First published February 1, 1987 - More info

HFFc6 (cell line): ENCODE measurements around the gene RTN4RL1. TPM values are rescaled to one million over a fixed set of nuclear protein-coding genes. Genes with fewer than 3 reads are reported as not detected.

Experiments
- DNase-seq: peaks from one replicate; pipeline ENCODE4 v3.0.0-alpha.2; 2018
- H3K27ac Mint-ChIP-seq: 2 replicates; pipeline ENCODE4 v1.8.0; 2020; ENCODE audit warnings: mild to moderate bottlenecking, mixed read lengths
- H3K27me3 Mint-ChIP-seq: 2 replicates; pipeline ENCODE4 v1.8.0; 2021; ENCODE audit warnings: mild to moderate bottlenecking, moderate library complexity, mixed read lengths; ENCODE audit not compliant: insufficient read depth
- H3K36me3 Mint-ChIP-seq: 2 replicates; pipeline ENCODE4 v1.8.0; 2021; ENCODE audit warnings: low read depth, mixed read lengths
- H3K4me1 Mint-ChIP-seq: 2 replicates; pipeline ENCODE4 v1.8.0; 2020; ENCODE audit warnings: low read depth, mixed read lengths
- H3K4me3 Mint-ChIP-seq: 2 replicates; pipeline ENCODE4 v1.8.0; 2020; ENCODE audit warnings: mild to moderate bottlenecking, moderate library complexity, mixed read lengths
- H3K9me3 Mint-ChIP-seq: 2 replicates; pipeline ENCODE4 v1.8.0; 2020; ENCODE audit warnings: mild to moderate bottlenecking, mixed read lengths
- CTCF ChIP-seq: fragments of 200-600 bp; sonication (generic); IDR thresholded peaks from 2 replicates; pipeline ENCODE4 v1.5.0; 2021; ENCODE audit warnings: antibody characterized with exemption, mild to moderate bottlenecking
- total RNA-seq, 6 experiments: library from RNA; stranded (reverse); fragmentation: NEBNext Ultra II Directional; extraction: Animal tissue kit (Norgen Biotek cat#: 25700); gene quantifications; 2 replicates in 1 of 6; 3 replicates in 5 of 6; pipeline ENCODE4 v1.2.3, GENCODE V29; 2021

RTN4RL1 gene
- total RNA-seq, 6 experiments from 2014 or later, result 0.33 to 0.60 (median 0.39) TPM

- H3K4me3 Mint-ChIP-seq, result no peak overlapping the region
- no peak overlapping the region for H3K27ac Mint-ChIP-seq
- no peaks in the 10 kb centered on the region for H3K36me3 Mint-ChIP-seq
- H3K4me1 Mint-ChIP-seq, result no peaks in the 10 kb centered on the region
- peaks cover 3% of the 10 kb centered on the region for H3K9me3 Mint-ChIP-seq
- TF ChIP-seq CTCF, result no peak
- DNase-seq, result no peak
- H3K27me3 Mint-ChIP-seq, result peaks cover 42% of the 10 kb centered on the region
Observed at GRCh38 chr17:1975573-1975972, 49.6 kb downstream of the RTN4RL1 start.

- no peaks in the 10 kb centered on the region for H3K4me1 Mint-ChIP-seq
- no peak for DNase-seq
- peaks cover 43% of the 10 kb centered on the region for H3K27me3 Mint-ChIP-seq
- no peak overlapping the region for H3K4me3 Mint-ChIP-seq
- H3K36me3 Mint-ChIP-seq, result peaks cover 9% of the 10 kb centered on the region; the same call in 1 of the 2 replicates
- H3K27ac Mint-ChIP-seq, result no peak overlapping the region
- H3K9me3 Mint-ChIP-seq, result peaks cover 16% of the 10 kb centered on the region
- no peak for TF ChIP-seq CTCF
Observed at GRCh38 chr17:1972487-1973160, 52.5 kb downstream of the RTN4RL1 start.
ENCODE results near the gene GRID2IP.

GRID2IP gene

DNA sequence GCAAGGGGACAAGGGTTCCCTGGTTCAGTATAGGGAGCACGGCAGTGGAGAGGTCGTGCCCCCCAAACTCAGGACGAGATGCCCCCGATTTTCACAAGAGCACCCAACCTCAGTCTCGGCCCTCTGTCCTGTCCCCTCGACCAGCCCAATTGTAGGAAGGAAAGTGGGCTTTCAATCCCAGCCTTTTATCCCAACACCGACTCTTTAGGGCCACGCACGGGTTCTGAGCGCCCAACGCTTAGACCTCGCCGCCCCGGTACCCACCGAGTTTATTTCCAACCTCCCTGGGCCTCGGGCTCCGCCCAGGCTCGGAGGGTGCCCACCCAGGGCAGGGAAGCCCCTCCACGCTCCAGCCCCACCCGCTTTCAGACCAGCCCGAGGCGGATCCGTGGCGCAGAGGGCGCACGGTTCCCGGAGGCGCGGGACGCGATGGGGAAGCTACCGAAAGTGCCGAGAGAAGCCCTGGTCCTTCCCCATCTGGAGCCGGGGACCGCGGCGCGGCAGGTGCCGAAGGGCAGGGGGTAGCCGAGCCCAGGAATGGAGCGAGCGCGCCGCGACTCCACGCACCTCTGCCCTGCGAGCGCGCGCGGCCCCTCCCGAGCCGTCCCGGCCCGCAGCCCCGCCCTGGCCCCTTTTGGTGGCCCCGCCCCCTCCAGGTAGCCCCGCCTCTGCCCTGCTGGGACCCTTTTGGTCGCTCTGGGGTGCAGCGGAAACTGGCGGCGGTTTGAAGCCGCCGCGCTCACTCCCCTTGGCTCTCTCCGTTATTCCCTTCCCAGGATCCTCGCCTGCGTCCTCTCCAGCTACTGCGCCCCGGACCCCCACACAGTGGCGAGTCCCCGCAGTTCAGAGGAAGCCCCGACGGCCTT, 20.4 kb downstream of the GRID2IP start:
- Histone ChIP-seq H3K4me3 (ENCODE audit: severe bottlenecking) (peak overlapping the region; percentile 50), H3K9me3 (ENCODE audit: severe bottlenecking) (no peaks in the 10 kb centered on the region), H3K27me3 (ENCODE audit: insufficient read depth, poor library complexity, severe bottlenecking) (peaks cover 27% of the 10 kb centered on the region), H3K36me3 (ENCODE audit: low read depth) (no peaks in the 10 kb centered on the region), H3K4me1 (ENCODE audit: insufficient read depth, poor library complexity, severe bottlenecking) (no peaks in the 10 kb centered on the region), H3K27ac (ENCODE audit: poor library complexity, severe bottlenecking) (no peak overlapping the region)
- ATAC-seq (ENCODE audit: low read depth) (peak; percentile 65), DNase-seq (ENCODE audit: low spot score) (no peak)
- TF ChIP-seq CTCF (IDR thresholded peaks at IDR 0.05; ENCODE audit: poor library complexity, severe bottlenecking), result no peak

Trimetrexate, a highly lipid-soluble quinazoline antifolate now undergoing trials as an anticancer agent, was found to be a potent inhibitor of the dihydrofolate reductase (DHFR) isolated from Toxoplasma gondii. The concentration required for 50% inhibition of protozoal DHFR was 1.4 nM. As an inhibitor of this enzyme, trimetrexate was almost 600-fold (amount of antifolate required to inhibit catalytic reaction by 50%) and 750-fold (inhibition constant) more potent than pyrimethamine, the DHFR inhibitor currently used to treat toxoplasma infection. When the protozoan was incubated with 1 microM trimetrexate, the drug rapidly reached high intracellular concentrations. Since toxoplasma organisms lack a transmembrane transport system for physiologic folates, host toxicity can be prevented by co-administration of the reduced folate, leucovorin, without reversing the antiprotozoal effect. The effectiveness of trimetrexate against toxoplasma was demonstrated both in vitro and vivo. Proliferation of toxoplasma in murine macrophages in vitro was completely inhibited by exposure of these cells to 10(-7) M trimetrexate for 18 h. When used alone, trimetrexate was able to extend the survival of T. gondii-infected mice.